In inexplicable move, Quebec plans to reopen world's largest asbestos mineEvery credible public health authority agrees that asbestos exposure causes lung scarring, asbestosis and malignant pleural mesothelioma (MPM). The World Health Organization (WHO), which estimates that 125 million people are still exposed to asbestos each year, is adamant that the mineral must be banned worldwide. U.S. and Canadian health officials agree.
Yet, according to the Globe and Mail, the Canadian province of Quebec has just made a deal to reopen the world's largest asbestos mine - the Jeffrey Mine, located in the town of Asbestos - with the aid of a $58 million public loan.
Mine will export more than ever
According to the Center for Public Integrity, the mine's owner, Bernard Coulombe, has made a truly baffling promise. If given the money to reopen it (which he now has been), Coulombe said that the Jeffrey mine would rev up to a record-high asbestos output, producing and exporting 220,000 tons of the cancer-causing mineral each year.
For reference, in 2009, before it temporarily closed, the mine produced 169,000 tons of asbestos for export, mainly to developing Asian nations.
Coulombe is no newcomer to making controversial proclamations. Last year, he told the New York Times that the kind of fibers mined in the Jeffrey, called chrysotile asbestos, is not harmful at all. (Perhaps unsurprisingly, Coulombe is the president of the nonprofit lobbying group The Chrysotile Institute.)
"The people against us in the medical community, they know nothing about chrysotile," he told the newspaper. "We show our opponents all sorts of studies done over the last 25 years all around the world that demonstrate that there is no problem working with chrysotile. But they don't take that into account. They say 'It's a carcinogen, it's a carcinogen, it's a carcinogen.'"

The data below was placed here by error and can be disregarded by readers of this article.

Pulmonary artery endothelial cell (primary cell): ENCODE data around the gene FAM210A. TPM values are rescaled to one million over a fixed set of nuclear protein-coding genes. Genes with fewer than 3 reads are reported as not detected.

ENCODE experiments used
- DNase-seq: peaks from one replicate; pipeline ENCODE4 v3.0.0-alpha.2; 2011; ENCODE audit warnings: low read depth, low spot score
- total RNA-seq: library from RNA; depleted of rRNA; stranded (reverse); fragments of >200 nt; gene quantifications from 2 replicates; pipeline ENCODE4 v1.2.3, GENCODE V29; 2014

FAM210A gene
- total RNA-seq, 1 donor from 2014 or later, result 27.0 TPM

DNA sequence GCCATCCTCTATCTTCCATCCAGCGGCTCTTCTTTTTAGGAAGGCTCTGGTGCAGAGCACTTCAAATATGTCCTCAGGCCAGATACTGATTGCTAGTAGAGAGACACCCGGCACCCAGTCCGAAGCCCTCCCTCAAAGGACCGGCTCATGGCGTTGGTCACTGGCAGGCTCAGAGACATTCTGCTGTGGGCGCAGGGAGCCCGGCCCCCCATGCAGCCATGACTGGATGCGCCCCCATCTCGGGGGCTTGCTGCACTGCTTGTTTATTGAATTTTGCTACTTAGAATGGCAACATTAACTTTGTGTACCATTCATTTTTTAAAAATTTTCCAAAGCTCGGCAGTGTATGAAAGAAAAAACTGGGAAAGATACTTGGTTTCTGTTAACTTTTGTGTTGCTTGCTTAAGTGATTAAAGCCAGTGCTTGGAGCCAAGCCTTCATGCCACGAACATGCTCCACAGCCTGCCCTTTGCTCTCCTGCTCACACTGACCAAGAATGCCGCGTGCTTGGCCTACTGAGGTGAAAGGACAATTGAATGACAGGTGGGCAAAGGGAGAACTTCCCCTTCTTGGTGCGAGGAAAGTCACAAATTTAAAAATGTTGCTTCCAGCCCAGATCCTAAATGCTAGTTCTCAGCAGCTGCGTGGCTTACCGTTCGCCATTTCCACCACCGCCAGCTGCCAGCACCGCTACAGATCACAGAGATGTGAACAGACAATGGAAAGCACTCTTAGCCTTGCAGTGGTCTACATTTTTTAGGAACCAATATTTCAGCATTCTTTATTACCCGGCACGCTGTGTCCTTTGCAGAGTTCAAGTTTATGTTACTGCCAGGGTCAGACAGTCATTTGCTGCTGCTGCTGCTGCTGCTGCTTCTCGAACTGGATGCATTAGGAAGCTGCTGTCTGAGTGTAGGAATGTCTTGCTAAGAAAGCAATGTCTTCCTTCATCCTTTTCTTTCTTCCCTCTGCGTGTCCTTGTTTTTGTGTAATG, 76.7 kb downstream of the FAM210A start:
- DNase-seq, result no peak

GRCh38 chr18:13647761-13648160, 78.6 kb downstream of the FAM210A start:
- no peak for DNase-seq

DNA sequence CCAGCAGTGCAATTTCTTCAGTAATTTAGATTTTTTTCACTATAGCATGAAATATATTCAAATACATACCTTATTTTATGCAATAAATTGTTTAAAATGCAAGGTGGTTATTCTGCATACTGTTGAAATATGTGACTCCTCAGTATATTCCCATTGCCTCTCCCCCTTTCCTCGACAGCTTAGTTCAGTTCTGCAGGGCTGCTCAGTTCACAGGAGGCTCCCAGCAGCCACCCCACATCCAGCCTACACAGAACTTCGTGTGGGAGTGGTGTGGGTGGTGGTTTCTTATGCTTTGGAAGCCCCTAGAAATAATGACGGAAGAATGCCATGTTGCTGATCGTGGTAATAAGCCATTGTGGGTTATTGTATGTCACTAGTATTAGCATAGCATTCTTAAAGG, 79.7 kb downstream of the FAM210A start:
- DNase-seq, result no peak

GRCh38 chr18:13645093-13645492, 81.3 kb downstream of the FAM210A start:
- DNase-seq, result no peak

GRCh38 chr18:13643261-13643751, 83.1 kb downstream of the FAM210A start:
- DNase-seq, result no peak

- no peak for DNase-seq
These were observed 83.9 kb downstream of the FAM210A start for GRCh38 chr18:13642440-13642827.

And it is a carcinogen...
The U.S. Department of Health and Human Services (HHS) and the WHO both agree that all forms of asbestos cause MPM and other lethal cancers. Numerous studies support this position. Yet Health Canada - the nation's version of the HHS - mysteriously, states that "it is generally accepted" - by whom, it does not specify - "that chrysotile asbestos is less potent and does less damage to the lungs than the amphiboles [the other major fiber type]."
Why the unusual position on a known carcinogen?
In his article for the Globe and Mail, writer Gerald Caplan suggests that Canadian mining interests and the nation's government are hopelessly intertwined. He pointed to Canadian Prime Minister Stephen Harper, who reportedly donated $50,000 a year to the Chrysotile Institute.
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Massachusetts school custodians learn about asbestos exposure, http://www.wickedlocal.com/norwell/news/x2105847083/Norwell-participates-in-asbestos-awareness-training#axzz2Ese9TA66, 12/14/12
Experts question integrity of asbestos exposure reports, international collaboration, https://www.rightoncanada.ca/?p=1761, 12/14/12
Northern Ireland campaign will educate tradespeople, others about asbestos exposure, http://m.u.tv/news/300-NI-asbestos-deaths-in-five-years/e3426c38-0a85-47ff-b68f-3e2d4fbbe3cd, 12/11/12